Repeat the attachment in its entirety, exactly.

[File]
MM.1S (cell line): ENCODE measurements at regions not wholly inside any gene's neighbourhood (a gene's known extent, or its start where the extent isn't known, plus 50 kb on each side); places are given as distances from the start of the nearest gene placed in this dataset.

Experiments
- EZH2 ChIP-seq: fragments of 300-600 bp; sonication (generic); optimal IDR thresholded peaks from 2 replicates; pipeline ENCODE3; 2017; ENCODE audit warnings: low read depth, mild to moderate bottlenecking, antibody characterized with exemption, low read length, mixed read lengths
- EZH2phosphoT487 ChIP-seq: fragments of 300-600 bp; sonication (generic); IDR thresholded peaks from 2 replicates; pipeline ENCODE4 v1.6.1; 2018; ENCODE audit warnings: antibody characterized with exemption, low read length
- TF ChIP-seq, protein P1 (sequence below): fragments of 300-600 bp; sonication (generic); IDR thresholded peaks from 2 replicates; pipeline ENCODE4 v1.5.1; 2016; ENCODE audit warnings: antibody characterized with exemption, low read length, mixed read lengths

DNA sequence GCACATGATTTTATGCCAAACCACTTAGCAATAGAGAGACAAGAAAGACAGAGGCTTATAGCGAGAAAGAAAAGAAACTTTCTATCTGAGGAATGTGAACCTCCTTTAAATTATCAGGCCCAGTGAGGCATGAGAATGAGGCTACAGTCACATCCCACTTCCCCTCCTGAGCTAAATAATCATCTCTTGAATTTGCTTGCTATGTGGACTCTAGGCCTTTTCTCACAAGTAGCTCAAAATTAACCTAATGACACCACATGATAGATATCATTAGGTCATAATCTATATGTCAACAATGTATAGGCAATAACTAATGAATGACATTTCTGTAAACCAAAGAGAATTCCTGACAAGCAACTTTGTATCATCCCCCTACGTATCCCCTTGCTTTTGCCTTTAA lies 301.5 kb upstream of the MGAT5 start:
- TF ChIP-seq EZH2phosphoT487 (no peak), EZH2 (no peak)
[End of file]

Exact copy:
MM.1S (cell line): ENCODE measurements at regions not wholly inside any gene's neighbourhood (a gene's known extent, or its start where the extent isn't known, plus 50 kb on each side); places are given as distances from the start of the nearest gene placed in this dataset.

Experiments
- EZH2 ChIP-seq: fragments of 300-600 bp; sonication (generic); optimal IDR thresholded peaks from 2 replicates; pipeline ENCODE3; 2017; ENCODE audit warnings: low read depth, mild to moderate bottlenecking, antibody characterized with exemption, low read length, mixed read lengths
- EZH2phosphoT487 ChIP-seq: fragments of 300-600 bp; sonication (generic); IDR thresholded peaks from 2 replicates; pipeline ENCODE4 v1.6.1; 2018; ENCODE audit warnings: antibody characterized with exemption, low read length
- TF ChIP-seq, protein P1 (sequence below): fragments of 300-600 bp; sonication (generic); IDR thresholded peaks from 2 replicates; pipeline ENCODE4 v1.5.1; 2016; ENCODE audit warnings: antibody characterized with exemption, low read length, mixed read lengths

DNA sequence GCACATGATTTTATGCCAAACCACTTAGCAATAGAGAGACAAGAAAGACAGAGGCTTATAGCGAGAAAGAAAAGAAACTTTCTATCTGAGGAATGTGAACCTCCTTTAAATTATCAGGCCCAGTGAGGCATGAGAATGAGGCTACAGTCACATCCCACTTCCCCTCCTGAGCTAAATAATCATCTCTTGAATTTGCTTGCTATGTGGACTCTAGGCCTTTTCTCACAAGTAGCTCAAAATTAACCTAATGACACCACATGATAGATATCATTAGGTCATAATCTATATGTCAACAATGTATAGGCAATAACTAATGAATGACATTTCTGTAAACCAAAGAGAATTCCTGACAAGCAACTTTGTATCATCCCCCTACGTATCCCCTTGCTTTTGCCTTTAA lies 301.5 kb upstream of the MGAT5 start:
- TF ChIP-seq EZH2phosphoT487 (no peak), EZH2 (no peak)